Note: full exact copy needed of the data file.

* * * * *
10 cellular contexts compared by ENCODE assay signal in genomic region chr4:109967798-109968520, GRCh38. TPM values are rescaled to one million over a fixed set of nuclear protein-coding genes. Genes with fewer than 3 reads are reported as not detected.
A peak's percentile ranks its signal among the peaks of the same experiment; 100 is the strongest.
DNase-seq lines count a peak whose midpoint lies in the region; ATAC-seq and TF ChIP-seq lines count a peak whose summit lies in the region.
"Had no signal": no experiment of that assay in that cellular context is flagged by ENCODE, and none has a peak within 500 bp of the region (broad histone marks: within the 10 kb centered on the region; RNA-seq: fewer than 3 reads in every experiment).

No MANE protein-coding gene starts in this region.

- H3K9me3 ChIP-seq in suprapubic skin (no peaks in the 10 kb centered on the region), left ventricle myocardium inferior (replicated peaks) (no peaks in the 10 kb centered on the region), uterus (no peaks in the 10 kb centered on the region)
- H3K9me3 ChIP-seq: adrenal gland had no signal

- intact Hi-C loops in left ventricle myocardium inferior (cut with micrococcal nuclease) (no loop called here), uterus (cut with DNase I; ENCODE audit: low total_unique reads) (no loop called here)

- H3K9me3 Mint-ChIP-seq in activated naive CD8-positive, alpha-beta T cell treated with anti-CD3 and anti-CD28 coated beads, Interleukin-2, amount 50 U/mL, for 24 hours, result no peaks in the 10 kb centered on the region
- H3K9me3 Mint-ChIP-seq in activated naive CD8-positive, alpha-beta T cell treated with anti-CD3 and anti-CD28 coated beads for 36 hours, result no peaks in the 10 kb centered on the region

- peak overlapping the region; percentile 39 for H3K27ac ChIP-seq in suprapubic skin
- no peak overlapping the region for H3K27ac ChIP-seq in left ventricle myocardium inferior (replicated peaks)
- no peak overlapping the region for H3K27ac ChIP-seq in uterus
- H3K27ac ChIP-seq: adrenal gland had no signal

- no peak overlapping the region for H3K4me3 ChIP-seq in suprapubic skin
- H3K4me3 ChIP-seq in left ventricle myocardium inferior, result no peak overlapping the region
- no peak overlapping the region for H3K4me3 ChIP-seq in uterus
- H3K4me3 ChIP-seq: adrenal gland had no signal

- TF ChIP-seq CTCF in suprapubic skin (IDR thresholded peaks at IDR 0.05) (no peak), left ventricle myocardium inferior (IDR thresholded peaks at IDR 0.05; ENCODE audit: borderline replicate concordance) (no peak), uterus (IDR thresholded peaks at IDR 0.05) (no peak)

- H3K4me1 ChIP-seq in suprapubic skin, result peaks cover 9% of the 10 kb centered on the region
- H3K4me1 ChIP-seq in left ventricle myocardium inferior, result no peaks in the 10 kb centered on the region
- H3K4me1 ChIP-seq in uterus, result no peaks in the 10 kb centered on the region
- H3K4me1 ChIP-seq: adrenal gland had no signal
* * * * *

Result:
10 cellular contexts compared by ENCODE assay signal in genomic region chr4:109967798-109968520, GRCh38. TPM values are rescaled to one million over a fixed set of nuclear protein-coding genes. Genes with fewer than 3 reads are reported as not detected.
A peak's percentile ranks its signal among the peaks of the same experiment; 100 is the strongest.
DNase-seq lines count a peak whose midpoint lies in the region; ATAC-seq and TF ChIP-seq lines count a peak whose summit lies in the region.
"Had no signal": no experiment of that assay in that cellular context is flagged by ENCODE, and none has a peak within 500 bp of the region (broad histone marks: within the 10 kb centered on the region; RNA-seq: fewer than 3 reads in every experiment).

No MANE protein-coding gene starts in this region.

- H3K9me3 ChIP-seq in suprapubic skin (no peaks in the 10 kb centered on the region), left ventricle myocardium inferior (replicated peaks) (no peaks in the 10 kb centered on the region), uterus (no peaks in the 10 kb centered on the region)
- H3K9me3 ChIP-seq: adrenal gland had no signal

- intact Hi-C loops in left ventricle myocardium inferior (cut with micrococcal nuclease) (no loop called here), uterus (cut with DNase I; ENCODE audit: low total_unique reads) (no loop called here)

- H3K9me3 Mint-ChIP-seq in activated naive CD8-positive, alpha-beta T cell treated with anti-CD3 and anti-CD28 coated beads, Interleukin-2, amount 50 U/mL, for 24 hours, result no peaks in the 10 kb centered on the region
- H3K9me3 Mint-ChIP-seq in activated naive CD8-positive, alpha-beta T cell treated with anti-CD3 and anti-CD28 coated beads for 36 hours, result no peaks in the 10 kb centered on the region

- peak overlapping the region; percentile 39 for H3K27ac ChIP-seq in suprapubic skin
- no peak overlapping the region for H3K27ac ChIP-seq in left ventricle myocardium inferior (replicated peaks)
- no peak overlapping the region for H3K27ac ChIP-seq in uterus
- H3K27ac ChIP-seq: adrenal gland had no signal

- no peak overlapping the region for H3K4me3 ChIP-seq in suprapubic skin
- H3K4me3 ChIP-seq in left ventricle myocardium inferior, result no peak overlapping the region
- no peak overlapping the region for H3K4me3 ChIP-seq in uterus
- H3K4me3 ChIP-seq: adrenal gland had no signal

- TF ChIP-seq CTCF in suprapubic skin (IDR thresholded peaks at IDR 0.05) (no peak), left ventricle myocardium inferior (IDR thresholded peaks at IDR 0.05; ENCODE audit: borderline replicate concordance) (no peak), uterus (IDR thresholded peaks at IDR 0.05) (no peak)

- H3K4me1 ChIP-seq in suprapubic skin, result peaks cover 9% of the 10 kb centered on the region
- H3K4me1 ChIP-seq in left ventricle myocardium inferior, result no peaks in the 10 kb centered on the region
- H3K4me1 ChIP-seq in uterus, result no peaks in the 10 kb centered on the region
- H3K4me1 ChIP-seq: adrenal gland had no signal